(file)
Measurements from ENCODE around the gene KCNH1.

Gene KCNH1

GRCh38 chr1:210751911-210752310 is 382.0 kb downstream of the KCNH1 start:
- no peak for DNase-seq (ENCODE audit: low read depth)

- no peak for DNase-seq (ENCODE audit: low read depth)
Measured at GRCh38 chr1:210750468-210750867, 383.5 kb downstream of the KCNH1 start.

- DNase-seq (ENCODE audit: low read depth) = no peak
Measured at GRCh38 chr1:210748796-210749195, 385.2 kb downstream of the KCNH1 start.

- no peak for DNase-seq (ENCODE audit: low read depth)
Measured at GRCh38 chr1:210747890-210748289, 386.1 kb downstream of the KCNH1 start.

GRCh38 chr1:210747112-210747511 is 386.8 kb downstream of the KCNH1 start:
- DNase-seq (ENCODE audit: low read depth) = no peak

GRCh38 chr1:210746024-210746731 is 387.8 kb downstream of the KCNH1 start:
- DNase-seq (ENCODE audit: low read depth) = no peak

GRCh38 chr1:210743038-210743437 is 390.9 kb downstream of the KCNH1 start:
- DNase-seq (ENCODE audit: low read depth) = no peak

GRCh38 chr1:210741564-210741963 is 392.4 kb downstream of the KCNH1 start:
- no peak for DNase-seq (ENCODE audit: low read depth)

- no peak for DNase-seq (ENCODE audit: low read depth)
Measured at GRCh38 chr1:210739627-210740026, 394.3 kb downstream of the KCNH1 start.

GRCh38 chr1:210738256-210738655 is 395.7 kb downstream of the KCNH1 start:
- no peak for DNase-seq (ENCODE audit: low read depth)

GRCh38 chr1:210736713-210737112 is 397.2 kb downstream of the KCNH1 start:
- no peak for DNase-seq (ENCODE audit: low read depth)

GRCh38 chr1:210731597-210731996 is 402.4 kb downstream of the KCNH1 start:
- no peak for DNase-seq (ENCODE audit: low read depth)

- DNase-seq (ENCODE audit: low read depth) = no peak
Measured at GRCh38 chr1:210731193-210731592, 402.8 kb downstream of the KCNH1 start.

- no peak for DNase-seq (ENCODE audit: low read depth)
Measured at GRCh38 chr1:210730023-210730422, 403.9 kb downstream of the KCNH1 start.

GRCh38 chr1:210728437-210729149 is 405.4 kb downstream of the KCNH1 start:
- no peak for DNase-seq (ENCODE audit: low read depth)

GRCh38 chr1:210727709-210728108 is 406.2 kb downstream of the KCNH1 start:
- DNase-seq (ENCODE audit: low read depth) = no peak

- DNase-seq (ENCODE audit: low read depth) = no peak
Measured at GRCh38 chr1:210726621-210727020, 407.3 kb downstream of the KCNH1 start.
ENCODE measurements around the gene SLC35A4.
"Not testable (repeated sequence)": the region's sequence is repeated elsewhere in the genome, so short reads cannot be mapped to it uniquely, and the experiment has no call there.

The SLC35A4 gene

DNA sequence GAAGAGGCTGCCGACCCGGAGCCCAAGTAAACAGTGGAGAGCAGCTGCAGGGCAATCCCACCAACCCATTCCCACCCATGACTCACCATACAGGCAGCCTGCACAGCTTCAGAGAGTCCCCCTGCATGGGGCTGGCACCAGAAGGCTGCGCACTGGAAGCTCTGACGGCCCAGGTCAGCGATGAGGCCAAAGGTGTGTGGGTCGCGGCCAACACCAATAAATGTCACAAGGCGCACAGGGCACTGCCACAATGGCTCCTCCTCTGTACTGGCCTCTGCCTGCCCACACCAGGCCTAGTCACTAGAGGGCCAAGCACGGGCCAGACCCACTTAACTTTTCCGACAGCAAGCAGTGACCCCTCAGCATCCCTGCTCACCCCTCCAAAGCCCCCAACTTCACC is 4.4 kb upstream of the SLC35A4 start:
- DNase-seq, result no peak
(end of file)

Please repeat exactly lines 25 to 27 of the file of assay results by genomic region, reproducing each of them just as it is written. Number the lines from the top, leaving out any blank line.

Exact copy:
GRCh38 chr1:210731597-210731996 is 402.4 kb downstream of the KCNH1 start:
- no peak for DNase-seq (ENCODE audit: low read depth)

- DNase-seq (ENCODE audit: low read depth) = no peak